From prog-rock visionary with Genesis to unlikely pop trailblazer in the 1980s to world music grandee in more recent times, Peter Gabriel has had quite an innings. It’s little wonder that such an eclectic back catalogue results in a delightfully offbeat and strange show.
This is the last night of the veteran Englishman’s tour and there’s a celebratory mood on stage, not least in that brilliant 50-minute segment that sees his emblematic 1986 album, So, played in its entirety.
It’s the album that spawned the totemic hit, "Sledgehammer", as well as the arresting Kate-Bush duet, "Don’t Give Up" and both sound immense tonight. The latter is a rambunctious belter that finds his band playing out of their skins while the former features the fine vocals of comparative newcomer Jennie Abrahamson. Her singing, and that of Swedish compatriot Linnea Olsson, offers a beguiling counterpoint to Gabriel’s distinctive vocals.
The So performance is bookended by material from Gabriel’s extensive portfolio including the touching "Family Snapshot" from 1980. At the outset, he talks about dividing the set into "starters", "mains" and "desert" and bizarrely opts to perform the first handful of songs with the house-lights switched on full. It’s a ploy that might have sounded good on paper, but it proves far too distracting to work in reality.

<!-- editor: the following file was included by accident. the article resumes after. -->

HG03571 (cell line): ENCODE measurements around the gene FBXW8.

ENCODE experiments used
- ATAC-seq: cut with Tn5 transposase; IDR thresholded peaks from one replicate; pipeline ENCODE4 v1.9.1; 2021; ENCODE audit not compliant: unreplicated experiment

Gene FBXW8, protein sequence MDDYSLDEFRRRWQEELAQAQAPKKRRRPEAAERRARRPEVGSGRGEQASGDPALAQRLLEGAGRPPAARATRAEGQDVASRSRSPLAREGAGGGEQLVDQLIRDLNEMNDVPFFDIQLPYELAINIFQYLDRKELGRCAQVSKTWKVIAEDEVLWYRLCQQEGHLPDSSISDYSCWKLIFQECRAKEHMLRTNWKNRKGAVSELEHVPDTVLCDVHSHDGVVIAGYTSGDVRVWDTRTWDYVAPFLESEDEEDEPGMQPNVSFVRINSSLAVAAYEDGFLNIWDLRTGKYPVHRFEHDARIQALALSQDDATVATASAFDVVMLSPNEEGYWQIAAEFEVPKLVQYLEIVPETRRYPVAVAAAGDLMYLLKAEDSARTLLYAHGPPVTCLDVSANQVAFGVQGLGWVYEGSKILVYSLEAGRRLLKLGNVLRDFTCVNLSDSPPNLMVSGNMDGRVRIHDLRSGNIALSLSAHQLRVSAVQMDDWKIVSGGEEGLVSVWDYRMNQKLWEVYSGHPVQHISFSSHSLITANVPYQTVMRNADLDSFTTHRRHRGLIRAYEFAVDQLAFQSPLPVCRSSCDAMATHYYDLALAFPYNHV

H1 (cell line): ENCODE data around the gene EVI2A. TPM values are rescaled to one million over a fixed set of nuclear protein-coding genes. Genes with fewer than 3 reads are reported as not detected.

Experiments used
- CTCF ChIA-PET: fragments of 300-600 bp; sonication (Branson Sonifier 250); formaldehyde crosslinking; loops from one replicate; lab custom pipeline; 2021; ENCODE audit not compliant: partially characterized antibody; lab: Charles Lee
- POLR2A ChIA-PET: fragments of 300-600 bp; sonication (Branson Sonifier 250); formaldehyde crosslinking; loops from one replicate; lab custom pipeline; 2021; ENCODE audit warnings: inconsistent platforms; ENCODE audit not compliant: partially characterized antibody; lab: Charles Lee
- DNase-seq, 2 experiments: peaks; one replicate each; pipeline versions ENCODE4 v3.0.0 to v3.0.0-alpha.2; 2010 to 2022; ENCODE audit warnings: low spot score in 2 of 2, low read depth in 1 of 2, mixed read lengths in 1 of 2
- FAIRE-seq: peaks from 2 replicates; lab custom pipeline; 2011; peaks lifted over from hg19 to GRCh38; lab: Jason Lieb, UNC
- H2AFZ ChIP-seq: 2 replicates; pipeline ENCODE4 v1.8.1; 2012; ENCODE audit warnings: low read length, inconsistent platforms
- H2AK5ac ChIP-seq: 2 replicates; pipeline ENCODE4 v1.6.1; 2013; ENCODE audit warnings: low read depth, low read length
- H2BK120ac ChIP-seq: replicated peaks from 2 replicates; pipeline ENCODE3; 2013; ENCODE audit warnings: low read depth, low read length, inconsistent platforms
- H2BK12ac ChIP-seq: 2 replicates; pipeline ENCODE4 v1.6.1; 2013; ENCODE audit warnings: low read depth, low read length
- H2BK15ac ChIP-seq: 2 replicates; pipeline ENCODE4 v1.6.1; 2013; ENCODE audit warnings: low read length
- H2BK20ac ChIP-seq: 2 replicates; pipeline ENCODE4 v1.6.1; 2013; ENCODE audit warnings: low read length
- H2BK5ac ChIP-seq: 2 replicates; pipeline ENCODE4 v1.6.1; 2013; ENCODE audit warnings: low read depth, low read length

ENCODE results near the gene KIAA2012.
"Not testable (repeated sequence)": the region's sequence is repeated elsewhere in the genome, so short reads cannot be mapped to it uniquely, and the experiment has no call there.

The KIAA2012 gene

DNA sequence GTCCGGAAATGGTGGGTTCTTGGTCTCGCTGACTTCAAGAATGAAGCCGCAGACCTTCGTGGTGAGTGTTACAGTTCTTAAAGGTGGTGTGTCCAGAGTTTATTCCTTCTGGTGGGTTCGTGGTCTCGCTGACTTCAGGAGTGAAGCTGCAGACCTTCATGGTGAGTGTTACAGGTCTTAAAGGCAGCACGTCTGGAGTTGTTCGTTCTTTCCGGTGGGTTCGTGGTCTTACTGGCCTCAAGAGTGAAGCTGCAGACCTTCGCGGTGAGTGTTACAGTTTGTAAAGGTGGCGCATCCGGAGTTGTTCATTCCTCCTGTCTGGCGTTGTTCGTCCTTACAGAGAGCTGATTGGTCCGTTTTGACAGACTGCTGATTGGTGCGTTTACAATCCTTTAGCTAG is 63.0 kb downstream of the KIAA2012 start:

Thankfully, normal service kicks in after 20 minutes with a quite spectacular audio-visual show that sees masked figures wheeling around five sinister-looking light rigs. Gabriel long ago embraced theatrics in his concerts and the avant-garde results compliment songs that explore themes of injustice, alienation and self-doubt.
A generally excellent set concludes with "Biko" - that still-powerful tribute to the anti-Apartheid campaigner, Steve Biko, who died from police brutality in 1977.
© Independent, by John Meagher
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